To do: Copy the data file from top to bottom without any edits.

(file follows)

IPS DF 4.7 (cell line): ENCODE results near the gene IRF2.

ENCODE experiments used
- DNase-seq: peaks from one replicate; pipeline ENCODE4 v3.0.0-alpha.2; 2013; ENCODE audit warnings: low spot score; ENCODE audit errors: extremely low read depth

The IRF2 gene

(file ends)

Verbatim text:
IPS DF 4.7 (cell line): ENCODE results near the gene IRF2.

ENCODE experiments used
- DNase-seq: peaks from one replicate; pipeline ENCODE4 v3.0.0-alpha.2; 2013; ENCODE audit warnings: low spot score; ENCODE audit errors: extremely low read depth

The IRF2 gene